The Resource Evaluation of the Regional Auto Theft Task (RATT) Force in San Diego County, 1993-1996

Evaluation of the Regional Auto Theft Task (RATT) Force in San Diego County, 1993-1996

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Evaluation of the Regional Auto Theft Task (RATT) Force in San Diego County, 1993-1996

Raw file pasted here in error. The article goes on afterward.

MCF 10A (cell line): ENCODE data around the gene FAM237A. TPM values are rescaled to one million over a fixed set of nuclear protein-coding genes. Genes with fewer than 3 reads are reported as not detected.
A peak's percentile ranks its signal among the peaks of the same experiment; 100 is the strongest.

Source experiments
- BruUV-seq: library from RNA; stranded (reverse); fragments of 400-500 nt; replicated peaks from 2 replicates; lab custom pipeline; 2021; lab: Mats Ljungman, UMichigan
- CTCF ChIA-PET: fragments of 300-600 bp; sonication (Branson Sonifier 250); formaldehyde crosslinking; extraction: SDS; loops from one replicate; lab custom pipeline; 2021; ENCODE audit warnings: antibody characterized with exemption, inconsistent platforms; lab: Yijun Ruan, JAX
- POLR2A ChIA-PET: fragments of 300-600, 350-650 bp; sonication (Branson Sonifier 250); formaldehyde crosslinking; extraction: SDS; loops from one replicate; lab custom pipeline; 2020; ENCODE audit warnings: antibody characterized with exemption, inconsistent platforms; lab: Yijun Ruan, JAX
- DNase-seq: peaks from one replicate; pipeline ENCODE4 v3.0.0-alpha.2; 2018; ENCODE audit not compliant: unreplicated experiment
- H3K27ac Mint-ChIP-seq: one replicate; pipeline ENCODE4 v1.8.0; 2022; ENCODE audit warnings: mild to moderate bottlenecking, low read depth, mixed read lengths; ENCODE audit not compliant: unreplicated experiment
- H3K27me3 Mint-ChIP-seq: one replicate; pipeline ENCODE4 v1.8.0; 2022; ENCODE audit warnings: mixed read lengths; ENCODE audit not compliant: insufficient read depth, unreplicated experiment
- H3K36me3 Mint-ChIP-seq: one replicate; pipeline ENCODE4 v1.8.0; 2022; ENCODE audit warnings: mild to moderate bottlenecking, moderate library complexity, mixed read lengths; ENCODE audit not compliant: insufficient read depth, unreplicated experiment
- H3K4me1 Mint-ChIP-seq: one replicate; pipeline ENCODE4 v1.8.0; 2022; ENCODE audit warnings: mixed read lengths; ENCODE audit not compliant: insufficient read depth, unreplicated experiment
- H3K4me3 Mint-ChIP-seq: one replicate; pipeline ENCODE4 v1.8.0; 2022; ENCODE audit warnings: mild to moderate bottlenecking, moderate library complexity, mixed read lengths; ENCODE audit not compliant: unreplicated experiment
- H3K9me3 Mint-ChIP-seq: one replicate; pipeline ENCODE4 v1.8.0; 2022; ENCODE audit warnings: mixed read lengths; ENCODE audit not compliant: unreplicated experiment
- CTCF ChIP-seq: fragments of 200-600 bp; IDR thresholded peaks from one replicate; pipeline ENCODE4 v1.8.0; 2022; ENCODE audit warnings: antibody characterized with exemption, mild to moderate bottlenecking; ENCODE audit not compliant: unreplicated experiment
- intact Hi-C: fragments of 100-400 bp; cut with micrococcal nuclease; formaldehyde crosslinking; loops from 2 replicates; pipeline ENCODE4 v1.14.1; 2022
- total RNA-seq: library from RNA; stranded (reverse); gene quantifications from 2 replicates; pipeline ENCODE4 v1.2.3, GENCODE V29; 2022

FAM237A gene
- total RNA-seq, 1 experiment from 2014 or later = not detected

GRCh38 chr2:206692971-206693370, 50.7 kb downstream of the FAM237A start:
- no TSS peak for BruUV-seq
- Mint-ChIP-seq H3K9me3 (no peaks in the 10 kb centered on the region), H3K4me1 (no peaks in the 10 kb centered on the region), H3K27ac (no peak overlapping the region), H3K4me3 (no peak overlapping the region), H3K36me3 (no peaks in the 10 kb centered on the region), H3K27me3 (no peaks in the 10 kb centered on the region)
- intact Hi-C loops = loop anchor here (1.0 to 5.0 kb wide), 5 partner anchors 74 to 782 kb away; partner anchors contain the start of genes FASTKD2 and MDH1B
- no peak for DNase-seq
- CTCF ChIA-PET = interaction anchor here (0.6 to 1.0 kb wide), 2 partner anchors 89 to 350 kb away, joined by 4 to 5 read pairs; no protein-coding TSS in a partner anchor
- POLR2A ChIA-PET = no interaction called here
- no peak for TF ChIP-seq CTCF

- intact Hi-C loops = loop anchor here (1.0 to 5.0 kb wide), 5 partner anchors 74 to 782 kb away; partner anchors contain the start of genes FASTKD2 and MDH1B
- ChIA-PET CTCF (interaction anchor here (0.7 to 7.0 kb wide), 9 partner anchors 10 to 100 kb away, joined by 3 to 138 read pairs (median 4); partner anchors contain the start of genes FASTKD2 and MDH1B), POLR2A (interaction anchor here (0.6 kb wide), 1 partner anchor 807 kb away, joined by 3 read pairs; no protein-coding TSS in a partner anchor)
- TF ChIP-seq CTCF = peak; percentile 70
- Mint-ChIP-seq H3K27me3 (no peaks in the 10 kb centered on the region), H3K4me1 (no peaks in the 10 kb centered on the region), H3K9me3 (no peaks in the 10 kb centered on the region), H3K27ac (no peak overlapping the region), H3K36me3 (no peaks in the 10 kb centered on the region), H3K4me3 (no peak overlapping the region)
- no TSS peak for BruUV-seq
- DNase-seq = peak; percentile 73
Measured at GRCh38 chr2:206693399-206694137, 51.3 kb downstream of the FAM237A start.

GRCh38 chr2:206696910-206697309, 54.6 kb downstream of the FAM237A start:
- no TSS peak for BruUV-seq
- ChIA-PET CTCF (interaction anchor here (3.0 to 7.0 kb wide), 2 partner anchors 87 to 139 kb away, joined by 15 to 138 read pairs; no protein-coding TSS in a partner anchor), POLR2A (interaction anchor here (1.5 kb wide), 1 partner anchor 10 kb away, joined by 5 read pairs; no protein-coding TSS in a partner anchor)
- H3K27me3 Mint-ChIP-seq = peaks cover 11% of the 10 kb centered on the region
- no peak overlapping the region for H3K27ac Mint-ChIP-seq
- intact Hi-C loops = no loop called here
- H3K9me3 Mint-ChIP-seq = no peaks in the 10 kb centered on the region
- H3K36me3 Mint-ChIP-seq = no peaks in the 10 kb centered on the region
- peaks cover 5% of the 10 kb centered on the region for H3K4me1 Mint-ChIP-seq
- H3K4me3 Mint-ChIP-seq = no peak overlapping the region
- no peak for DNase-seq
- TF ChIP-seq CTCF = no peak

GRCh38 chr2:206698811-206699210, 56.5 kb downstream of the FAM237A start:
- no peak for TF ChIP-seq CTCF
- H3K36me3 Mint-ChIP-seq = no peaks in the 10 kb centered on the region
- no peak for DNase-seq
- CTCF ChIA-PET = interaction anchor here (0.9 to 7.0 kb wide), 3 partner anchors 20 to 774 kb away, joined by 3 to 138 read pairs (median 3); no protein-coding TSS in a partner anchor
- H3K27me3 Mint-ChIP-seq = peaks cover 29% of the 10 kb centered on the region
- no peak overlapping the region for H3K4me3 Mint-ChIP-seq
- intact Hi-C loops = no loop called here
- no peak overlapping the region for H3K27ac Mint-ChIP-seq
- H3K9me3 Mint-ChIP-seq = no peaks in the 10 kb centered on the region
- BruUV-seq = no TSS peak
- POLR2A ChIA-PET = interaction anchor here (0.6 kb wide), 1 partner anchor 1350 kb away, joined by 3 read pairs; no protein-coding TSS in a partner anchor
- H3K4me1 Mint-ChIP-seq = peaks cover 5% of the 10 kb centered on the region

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Evaluation of the Regional Auto Theft Task (RATT) Force in San Diego County, 1993-1996
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Summary